Roosevelt’s Smashing of Landon in the 1936 Presidential Election

Roosevelt won the greatest electoral landslide since the beginning of the two-party system in the 1850s. Introduction The 1936 United States presidential election was the 38th quadrennial presidential election, held on Tuesday, November 3, 1936. In the midst of the Great Depression, incumbent Democratic President Franklin D. Roosevelt defeated Republican Governor Alf Landon of Kansas.[…]

Electing Members of Congress in the Early Republic

Procedures for electing members of Congress in the early republic greatly differed from the single-district system that is in use today. By Philip LampiHistorian Until 1825, the U.S. government did not require that local election officials formally report the results of their contests to any state or federal officials. Without official sources of election returns,[…]

Political Parties in the Early American Republic

This was a period of great experimentation and change in the development of political parties. The framers of the federal Constitution had not anticipated the development of permanent political parties. Parties were considered “factions,” dangerous and illegitimate alliances that pursued their own self-interest at the expense of the common good. National leaders were expected to[…]

Voting in Early America

The first representative assembly in English America convened in Jamestown’s church July 30, 1619. By Ed Crews Among the first things the Jamestown voyagers did when they set up English America’s first permanent settlement was conduct an election. Nearly as soon as they landed—April 26, 1607, by their calendar—the commanders of the 105 colonists unsealed[…]

The Birth and Growth of Gerrymandering in Early America

Gerrymandering, the politicians’ practice of drawing district lines to favor their party and expand their power, is nearly as old as the republic itself. Elbridge Gerry was a powerful voice in the founding of the nation, but today he’s best known for the political practice with an amphibious origin. Long and thin, the redrawn state[…]

Elbridge Gerry’s Monster Salamander that Swallows Votes

Examining the two-hundred-year-old creation of Founding Father Elbridge Gerry of Massachusetts. By Harlow Giles Unger As Americans prepare to vote in local and state elections on Election Day, tens of thousands–even millions–will find their votes chewed, swallowed, and discarded by a monstrous “salamander”—the two-hundred-year-old creation of Founding Father Elbridge Gerry of Massachusetts. Gerry created the[…]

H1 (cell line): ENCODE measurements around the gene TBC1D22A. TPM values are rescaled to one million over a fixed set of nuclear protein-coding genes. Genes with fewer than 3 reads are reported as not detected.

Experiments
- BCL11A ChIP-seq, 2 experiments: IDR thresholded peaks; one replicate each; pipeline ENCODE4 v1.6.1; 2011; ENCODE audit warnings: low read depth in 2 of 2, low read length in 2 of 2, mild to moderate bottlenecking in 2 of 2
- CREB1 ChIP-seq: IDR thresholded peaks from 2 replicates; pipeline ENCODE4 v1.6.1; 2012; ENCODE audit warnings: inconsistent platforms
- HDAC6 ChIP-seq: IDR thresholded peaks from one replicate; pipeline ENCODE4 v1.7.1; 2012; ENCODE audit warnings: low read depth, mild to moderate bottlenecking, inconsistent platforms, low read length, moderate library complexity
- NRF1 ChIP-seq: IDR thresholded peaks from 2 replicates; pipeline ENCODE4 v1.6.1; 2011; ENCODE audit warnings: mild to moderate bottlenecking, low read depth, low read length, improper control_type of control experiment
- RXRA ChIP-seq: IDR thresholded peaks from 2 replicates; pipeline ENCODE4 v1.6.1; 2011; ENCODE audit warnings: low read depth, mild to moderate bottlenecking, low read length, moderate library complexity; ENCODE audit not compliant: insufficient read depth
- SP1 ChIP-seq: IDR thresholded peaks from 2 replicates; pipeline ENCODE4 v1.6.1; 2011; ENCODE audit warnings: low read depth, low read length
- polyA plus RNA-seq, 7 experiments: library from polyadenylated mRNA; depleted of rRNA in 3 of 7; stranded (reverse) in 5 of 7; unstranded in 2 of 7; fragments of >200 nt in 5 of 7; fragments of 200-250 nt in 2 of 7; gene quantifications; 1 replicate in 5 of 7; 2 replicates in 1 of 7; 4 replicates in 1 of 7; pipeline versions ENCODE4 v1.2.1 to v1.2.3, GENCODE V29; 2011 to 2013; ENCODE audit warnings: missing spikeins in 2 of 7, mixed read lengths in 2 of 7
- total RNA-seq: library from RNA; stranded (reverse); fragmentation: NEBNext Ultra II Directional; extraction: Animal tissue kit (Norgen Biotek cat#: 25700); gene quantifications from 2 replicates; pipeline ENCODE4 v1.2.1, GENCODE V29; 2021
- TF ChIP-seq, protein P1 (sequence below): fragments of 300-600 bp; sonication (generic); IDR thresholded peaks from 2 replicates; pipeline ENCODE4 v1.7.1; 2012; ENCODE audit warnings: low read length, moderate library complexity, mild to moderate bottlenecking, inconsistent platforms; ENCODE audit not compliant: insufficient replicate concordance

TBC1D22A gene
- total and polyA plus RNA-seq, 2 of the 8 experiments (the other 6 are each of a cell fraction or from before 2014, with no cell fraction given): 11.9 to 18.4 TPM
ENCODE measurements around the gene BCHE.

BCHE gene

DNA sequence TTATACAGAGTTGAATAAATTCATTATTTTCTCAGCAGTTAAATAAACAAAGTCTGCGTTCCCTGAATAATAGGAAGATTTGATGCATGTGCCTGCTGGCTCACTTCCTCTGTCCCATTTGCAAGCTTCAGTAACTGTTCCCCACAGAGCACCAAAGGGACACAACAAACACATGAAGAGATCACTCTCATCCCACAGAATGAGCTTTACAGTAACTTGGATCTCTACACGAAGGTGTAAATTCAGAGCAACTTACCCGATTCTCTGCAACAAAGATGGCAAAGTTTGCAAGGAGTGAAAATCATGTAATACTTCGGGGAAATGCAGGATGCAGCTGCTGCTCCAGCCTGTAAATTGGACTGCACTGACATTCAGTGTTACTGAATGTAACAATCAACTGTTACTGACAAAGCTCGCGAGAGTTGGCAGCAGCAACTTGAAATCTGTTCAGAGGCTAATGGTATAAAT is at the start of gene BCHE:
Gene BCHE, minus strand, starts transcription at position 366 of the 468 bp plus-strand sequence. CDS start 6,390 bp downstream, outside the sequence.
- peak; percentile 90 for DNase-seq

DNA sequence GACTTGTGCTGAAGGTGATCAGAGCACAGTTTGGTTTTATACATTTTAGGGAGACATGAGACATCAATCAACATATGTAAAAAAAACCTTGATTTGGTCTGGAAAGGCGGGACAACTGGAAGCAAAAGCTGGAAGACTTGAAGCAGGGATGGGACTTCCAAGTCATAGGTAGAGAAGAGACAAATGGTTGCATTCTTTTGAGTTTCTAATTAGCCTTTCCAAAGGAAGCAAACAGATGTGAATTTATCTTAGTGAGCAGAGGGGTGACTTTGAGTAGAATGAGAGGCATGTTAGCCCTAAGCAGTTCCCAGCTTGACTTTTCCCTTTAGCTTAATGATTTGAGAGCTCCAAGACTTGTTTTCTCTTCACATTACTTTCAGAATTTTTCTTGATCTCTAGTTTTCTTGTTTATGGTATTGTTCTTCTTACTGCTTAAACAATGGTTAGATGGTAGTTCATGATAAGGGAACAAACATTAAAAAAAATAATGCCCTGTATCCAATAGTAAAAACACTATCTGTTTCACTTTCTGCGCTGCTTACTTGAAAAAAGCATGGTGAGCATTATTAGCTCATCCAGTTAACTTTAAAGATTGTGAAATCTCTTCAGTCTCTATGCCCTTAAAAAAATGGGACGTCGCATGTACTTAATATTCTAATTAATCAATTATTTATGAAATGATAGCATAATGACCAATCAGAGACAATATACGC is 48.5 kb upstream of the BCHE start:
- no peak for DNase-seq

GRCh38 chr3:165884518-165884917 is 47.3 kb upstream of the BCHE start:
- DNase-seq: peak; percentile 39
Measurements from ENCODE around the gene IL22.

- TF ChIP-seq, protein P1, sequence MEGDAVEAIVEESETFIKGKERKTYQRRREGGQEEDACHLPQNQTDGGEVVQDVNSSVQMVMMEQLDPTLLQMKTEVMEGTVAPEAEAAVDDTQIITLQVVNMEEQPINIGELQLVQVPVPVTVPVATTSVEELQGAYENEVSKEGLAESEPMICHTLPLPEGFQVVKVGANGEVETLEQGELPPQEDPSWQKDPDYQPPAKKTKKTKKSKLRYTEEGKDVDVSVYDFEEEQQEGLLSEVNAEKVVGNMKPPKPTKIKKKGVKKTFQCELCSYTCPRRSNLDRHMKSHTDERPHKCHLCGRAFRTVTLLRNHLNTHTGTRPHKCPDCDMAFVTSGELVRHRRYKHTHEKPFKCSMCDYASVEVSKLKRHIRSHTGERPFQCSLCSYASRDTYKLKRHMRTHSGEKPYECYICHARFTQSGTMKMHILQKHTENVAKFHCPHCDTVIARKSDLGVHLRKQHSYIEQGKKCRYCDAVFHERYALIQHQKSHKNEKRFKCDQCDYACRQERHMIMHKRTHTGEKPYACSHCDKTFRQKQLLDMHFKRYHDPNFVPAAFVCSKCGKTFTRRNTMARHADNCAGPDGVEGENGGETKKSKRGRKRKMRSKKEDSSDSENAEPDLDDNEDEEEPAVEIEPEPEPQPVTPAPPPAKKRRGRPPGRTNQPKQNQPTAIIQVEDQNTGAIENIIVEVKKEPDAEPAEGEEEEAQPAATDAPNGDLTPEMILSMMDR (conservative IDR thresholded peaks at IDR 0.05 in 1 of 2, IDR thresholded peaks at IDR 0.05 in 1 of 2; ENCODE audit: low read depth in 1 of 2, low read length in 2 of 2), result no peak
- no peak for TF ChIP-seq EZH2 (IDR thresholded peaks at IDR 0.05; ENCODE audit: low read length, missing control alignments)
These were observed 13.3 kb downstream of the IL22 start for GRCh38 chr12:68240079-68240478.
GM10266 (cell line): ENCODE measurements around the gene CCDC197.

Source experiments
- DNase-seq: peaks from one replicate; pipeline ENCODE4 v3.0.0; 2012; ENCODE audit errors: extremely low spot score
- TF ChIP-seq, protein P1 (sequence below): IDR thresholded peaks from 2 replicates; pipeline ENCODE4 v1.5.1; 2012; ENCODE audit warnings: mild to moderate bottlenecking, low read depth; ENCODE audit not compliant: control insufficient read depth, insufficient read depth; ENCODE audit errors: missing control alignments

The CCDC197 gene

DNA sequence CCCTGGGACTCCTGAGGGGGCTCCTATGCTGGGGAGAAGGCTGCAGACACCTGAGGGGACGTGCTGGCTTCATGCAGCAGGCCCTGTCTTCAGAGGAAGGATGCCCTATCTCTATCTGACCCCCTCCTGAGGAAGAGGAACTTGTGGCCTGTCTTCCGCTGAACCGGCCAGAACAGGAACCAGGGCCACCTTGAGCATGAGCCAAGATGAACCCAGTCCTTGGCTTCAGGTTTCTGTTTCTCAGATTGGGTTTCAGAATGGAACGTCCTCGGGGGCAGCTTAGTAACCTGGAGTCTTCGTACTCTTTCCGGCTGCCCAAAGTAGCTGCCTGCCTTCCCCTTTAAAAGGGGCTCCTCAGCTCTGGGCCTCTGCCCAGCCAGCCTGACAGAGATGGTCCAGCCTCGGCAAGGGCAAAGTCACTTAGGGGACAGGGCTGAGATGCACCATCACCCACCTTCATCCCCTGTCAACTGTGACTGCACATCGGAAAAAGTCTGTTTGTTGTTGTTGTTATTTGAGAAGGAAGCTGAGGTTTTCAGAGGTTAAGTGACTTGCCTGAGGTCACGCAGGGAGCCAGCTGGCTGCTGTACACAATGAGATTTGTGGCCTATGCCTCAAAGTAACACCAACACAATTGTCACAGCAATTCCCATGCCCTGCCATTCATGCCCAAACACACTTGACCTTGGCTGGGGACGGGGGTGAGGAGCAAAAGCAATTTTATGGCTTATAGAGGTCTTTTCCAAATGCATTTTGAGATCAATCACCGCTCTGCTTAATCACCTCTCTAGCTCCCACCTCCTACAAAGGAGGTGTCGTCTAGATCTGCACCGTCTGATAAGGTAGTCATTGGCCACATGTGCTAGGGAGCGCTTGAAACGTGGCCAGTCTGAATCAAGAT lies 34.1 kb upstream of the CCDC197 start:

The Election of 1828: It’s Always Been Ugly

Andrew Jackson and his supporters felt that the 1824 Presidential election had been stolen from him, which made the 1828 election contentious from the start. By Benjamin Shaw As the presidential election of 1828 approached, the nation’s emotions were running high. Andrew Jackson, the former Governor of Tennessee, was to challenge incumbent president John Quincy[…]

The Election of 1824: The ‘Corrupt Bargain’

John Quincy Adams was the last of the “notables” that began with George Washington. Introduction Only twice in U.S. history have fathers and sons been elected president: most recently George W. Bush, son of George H.W. Bush, preceded by John Quincy Adams, son of John Adams. John Quincy Adams was elected in 1824 through one[…]

Four Presidential Elections that Changed U.S. Politics

The changes the 20th century brought to American politics continue to hold true in the 21st century. Margaret O’Mara, associate professor of history at the University of Washington and author of Pivotal Tuesdays: Four Elections that Shaped the Twentieth Century (University of Pennsylvania Press) discussed the book and the four critical elections with writer Peter Kelley. I[…]

Remembering 1876, the Year of the Inconclusive Vote

There has never been anything like it before or since. We are told that this year’s presidential election is unprecedented in many ways. The American voters are faced with the choice between an unlikely candidate who has been repudiated by many within his own party, and a seasoned politician whom the head of the FBI[…]

An Overview of the Woman Suffrage Movement, 1848-1920

It was the single largest extension of voting rights in our nation’s history. The woman suffrage movement actually began in 1848, when a women’s rights convention was held in Seneca Falls, New York. The Seneca Falls meeting was not the first in support of women’s rights, but suffragists later viewed it as the meeting that[…]